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Comment Re:LibreOffice? (Score 1) 243

This story attracts the usual solipsistic ignorance of IT drones about what other people actually do. Excel is simply more advanced than Google Spreadsheets. For many casual spreadsheet users, that doesn't matter. But accounting and finance (especially for firms doing business internationally) requires a lot more than figuring out sums and averages.

Comment Re:Excellent (Score 1) 1576

The science and craft of political triangulation is such that popular votes are always going to be somewhat close. That, to some extent, is deceptive. If the popular vote was the way that elections were decide, both candidates would have campaigned quite differently.

What is surprising is how close the races in the "battleground states" *wasn't.* Only Florida was a squeaker - in all the rest, Obama won by a rather decent margin. Historically, the popular vote lead in this race is a bit larger than usual, and the largest for a re-election since Reagan.

Comment Re:Tweedledee won ! (Score 1) 1576

This was the election where the simmering misogyny - there's no other word for it - of the Republican base caught up with it. I'm not exactly a hardcore feminist - I even do agree with some of the men's rights issues (in things like custody battles, etc.) but characters like Akins and Mourdock set a tone that no one really sought to repudiate. Opposing the equal pay legislation is another.

The things that you see as respect for law - natural (abortion, contraception) or Federal (immigration) is seen, somewhat rightly, as a smokescreen for nativism and cultural chauvinism and a nostalgia for the dominance of men. When you see the videos of Romney backers talking about having lost "our" America, complaining about the loss of a white majority, it becomes more and more obvious.

The Republican party is paying the cost of the Southern strategy. It's become the party of the white south, of the Confederacy. It will have to reinvent itself to remain relevant. And it will have to realize that the perception that it has become the party of misogyny and lingering racism is not without basis.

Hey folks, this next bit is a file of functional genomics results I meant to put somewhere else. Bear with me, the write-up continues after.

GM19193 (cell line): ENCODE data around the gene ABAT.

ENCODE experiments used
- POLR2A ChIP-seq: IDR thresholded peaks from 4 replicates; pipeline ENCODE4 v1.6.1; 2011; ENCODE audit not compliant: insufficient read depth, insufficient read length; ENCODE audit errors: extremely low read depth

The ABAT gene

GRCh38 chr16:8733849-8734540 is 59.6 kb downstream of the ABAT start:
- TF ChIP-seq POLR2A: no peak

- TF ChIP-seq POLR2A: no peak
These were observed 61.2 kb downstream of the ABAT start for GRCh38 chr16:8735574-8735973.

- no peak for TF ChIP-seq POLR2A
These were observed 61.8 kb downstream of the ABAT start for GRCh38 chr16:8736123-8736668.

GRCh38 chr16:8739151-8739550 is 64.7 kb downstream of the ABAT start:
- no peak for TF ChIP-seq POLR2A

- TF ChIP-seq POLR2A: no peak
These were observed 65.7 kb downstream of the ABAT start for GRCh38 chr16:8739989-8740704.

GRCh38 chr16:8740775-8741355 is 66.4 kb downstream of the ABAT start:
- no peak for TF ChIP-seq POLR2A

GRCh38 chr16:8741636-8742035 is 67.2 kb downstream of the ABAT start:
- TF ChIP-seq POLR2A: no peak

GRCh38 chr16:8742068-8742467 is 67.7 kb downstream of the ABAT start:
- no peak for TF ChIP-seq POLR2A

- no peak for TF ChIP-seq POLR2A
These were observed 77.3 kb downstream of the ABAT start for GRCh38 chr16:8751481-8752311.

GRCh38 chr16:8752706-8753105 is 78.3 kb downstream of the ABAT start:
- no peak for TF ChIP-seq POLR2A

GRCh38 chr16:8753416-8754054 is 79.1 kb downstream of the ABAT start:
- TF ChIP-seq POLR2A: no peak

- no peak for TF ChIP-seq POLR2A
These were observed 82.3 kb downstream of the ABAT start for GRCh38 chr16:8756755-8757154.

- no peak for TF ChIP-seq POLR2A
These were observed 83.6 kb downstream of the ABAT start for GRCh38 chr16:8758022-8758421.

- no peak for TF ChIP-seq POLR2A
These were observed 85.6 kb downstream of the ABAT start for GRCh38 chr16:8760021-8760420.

Comment Re:Either? (Score 1) 707

What is foolish is to "vote for a person." You are voting for someone likely to implement one or another set of policies within the context of a rather established political system. You're voting that certain legislation be vetoed, certain political appointments are made, and certain political initiatives be promulgated. To a rather unfortunate extent, you are voting for a foreign policy with worryingly few checks on them.

Those are what you vote for. Not for the most likeable guy or even the person you agree with the most: you are trying to influence near-term policy decisions. No less and no more.

I am in a safe state for the one of the two candidates from the major parties that I would prefer be elected, so I can spend my vote to send a political message in the longer term, however. In that case, I am voting for a policy direction that is currently off the mainstream political radar, but which I'd like to see enter into the realm of actual politics at some point. If there were any doubts about my state's outcome, however, I would hold my nose and choose the major party candidate.

Comment Re:Idealogical contradiction? (Score 1) 627

I'm not a libertarian, but I think it's worth noting one of the ironies of libertarianism: that the very class they think they are fighting on behalf of - job-creating entrepreneurs and the hard-working upper-middle class - has little interest in their ideas. Because they know that the status quo is already doing a good job of looking out for their interests.

And to be fair, I know some libertarians who seem to truly believe that corporations as we know them are an evil sustained by the government, and with the shrinking of government, we'd somehow return to the simple, honest capitalism of a century ago. (I don't share their nostalgia for that time, on a range of levels, from the conditions of non-white Americans to the status of women, but there you go.) I think that belief is naive: the wealthy castes of the US will always be able to reconstruct the kind of government that they want.

Comment Re:And your point is? (Score 1) 627

does that mean libertarians support regulations requiring the labeling of foods? public health warnings on cigarettes, as explicit as possible? that doesn't sound like any kind of libertarian platform i've ever heard. what other mechanism for producing "perfect information" - or even adequate information - would you suggest?

Comment Re:COME ON! (Score 2) 305

The article in its entirety explains itself: how the study became part of a wave of rhetoric dismissing the value of organic foods all around.

(Organic is also not about not-killing-insects. It's about avoiding the unnecessary use of pesticides to do so. Fly swatters - and natural forms of pest control, and even some other not-natural ones - are completely OK for organic food.)

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